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Straight, No Chaser: Life Begins (To End) at 40 (Unless It Doesn’t) – The Cardiopulmonary (Heart and Lung) System

By Jeffrey Sterling, MD November 15, 2018

agingheartaginglungs

The fourth part of this series looks at your heart and lungs.  One thing the heart and lung share in common is, left to their own devices, they could function normally for much longer than typically ends up occurring. It’s important to discuss because heart disease is the most common cause of death in people 65 and over, and it is also the most frequent cause of activity limitations. Let’s quickly review changes, challenges and solutions.

Heart Changes: Coronary artery disease increases as your activity declines. Blockages accumulate on the inside of your arteries, and they harden as they lose their elasticity. Both of these factors resulting in lessened blood flow. High blood pressure increases with age, independently and as a result of this.
Lung Changes: The air sacs, airways, and tissues lose elasticity and become more rigid with age. In general however, serious disease notwithstanding, the respiratory system can serve one well throughout a very long life. However, if you’re a smoker or have lung disease (e.g. asthma, COPD), the reversible damage to the lungs starts becoming irreversible about age 35. At that time, you in effect begin tearing out useful lung tissue, which diminishes your respiratory capacity and sets you up for chronic bronchitis and cancer, as the body attempts to repair this damage and does so incorrectly.
Challenges: In the absence of structural disease or continuing to expose yourself to toxins (e.g. cigarettes), the effects of these changes on our health status need not be severe. The social implications of the effects of normal changes due to aging often would not hamper reasonable normal functioning. The real challenge is to avoid inhaling toxins that will harm you (duh, right?).
Solutions: This is much simpler than you’d think and mostly involves prevention. The biological changes can be greatly diminished and held off by a regular, strenuous exercise regimen that causes deep breathing and elevation of your heart rate over a period of time and by avoidance of toxins, especially cigarette smoke and fatty foods. Your heart and lungs are well situated for the long haul in the absence of bad genes and bad habits.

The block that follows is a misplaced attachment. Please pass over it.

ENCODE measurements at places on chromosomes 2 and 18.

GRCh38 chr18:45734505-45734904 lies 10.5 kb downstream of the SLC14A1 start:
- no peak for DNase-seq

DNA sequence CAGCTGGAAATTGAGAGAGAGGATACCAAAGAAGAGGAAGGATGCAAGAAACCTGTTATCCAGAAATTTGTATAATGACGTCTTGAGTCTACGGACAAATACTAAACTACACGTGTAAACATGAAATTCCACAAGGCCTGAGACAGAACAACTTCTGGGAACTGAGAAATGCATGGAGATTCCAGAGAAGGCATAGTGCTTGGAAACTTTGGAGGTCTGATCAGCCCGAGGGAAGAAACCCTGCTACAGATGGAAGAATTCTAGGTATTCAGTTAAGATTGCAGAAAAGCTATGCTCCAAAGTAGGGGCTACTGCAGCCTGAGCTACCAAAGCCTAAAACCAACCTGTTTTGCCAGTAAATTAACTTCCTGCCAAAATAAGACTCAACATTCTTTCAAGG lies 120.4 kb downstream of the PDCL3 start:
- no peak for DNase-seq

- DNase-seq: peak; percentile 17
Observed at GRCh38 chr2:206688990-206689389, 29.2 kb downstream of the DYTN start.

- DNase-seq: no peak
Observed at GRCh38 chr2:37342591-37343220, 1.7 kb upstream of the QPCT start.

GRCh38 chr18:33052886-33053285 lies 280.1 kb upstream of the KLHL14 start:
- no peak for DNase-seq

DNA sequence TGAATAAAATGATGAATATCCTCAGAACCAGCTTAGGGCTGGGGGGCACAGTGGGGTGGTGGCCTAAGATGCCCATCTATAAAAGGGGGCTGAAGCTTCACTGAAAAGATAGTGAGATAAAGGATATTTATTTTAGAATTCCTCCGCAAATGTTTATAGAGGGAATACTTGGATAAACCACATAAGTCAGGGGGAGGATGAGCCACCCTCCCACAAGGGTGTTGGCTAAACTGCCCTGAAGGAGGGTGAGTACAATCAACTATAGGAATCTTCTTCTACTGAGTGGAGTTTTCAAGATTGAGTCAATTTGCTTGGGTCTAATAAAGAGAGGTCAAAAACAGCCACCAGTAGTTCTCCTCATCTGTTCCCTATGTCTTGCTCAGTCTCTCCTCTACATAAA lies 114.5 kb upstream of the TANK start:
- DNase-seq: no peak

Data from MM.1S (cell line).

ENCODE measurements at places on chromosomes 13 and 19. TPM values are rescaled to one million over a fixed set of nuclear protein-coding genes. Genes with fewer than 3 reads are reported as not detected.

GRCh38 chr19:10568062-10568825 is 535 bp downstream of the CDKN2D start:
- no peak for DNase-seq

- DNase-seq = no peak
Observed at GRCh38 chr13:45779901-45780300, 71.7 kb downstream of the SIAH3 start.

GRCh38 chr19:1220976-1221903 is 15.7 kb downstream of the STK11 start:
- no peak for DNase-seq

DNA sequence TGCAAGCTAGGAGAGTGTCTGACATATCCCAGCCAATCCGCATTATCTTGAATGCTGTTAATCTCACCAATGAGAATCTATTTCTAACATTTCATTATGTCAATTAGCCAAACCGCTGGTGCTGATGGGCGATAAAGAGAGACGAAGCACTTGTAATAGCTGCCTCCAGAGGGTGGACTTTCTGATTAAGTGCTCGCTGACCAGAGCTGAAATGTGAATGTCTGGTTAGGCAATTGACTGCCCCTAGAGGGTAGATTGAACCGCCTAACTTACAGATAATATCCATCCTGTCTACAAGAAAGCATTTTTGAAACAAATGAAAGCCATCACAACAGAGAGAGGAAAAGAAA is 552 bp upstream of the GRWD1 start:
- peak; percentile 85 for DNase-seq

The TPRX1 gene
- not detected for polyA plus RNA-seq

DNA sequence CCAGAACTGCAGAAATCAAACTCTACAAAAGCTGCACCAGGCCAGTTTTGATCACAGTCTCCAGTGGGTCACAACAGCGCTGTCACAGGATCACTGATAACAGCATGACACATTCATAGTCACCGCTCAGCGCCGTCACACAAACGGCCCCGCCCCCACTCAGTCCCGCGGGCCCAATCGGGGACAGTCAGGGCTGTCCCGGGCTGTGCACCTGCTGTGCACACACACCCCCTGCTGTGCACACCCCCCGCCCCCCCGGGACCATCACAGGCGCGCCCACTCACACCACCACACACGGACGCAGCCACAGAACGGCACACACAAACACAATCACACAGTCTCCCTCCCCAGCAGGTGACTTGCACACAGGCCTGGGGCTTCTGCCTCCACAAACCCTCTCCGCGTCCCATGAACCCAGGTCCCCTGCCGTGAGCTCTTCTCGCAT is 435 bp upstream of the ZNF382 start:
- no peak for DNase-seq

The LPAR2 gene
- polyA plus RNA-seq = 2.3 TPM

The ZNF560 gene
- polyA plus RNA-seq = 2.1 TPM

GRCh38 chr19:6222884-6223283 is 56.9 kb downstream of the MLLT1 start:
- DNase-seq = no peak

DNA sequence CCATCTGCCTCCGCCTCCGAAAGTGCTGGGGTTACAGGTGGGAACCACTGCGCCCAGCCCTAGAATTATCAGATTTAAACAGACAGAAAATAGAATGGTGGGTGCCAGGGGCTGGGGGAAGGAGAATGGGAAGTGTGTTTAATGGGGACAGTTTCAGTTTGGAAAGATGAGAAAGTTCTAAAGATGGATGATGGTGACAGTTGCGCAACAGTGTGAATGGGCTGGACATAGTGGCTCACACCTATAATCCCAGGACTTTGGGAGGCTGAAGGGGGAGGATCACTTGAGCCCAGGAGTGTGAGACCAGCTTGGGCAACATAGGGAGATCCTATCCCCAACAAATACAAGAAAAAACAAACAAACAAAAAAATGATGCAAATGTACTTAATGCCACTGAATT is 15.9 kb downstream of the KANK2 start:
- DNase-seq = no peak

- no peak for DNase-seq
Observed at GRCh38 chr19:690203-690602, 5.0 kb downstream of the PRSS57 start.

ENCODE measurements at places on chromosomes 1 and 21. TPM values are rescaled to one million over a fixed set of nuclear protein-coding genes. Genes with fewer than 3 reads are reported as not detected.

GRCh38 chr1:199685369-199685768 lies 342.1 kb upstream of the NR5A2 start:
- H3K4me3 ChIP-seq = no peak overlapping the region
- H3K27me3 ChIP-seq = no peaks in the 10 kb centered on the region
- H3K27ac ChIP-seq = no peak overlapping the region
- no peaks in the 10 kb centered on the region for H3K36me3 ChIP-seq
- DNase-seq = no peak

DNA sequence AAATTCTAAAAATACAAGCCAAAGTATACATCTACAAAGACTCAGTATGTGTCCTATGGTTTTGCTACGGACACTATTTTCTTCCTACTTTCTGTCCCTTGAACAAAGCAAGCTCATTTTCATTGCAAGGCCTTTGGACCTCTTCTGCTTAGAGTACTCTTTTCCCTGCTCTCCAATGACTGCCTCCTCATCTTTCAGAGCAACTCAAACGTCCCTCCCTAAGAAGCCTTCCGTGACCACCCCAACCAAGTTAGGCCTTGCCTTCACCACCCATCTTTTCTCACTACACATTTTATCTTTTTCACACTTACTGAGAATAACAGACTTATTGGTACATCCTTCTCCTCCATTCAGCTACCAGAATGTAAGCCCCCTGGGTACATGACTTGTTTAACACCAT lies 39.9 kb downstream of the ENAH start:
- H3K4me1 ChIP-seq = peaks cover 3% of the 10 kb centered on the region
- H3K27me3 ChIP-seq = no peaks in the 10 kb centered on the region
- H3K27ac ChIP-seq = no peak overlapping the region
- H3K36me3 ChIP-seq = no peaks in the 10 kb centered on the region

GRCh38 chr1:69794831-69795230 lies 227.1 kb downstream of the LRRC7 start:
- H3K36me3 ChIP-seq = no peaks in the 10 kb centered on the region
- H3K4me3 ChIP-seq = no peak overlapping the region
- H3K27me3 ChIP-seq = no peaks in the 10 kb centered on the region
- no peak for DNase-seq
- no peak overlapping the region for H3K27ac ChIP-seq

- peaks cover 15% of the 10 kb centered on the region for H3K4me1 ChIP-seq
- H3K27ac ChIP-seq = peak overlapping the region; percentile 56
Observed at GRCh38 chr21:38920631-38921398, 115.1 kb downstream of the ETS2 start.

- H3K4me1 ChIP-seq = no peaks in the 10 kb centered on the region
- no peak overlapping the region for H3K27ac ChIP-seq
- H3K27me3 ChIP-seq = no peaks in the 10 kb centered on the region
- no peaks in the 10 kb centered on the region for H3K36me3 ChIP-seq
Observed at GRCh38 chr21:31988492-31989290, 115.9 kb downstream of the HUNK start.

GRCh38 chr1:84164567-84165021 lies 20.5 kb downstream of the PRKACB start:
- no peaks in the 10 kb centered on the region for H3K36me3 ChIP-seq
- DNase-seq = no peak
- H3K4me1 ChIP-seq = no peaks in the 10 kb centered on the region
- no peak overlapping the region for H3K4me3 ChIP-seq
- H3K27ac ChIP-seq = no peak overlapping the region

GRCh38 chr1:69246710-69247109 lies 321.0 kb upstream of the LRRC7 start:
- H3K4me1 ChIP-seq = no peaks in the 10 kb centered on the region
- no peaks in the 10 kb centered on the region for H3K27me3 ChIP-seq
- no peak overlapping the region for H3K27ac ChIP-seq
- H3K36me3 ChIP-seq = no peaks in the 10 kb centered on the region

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0 thoughts on “Straight, No Chaser: Life Begins (To End) at 40 (Unless It Doesn’t) – The Cardiopulmonary (Heart and Lung) System

  1. Dr. Sterling………I love how so many of your articles go back to diet and exercise as treatments for the things that ails us. So, I think that maybe the purpose of the blog is to get us to eat properly and exercise, I mean since you keep reiterating it. 🙂

    1. Hi, Stephanie. I guess that means you’ve been paying attention! Diet and exercise are what physicians are referencing when we tell you “An ounce of prevention is worth a pound of cure.”. Yes, it is amazing how many different medical ailments are traceable back to poor health choices we make. Of course, you neglected to the ingestion of toxins (such as cigarette smoke) as the third leg of the stool. Thanks for your comment, and thanks for following Straight, No Chaser.

      1. I also noticed that you mention smoking in a lot of articles, but since that is not something that I have to worry about, I didn’t bother to mention it. The only reason I mentioned the diet and exercise part is because I felt like maybe you were calling me out because I am making every excuse to not get on the treadmill this morning. Or maybe it’s my conscience goading me to hit the treadmill. LOL!!!

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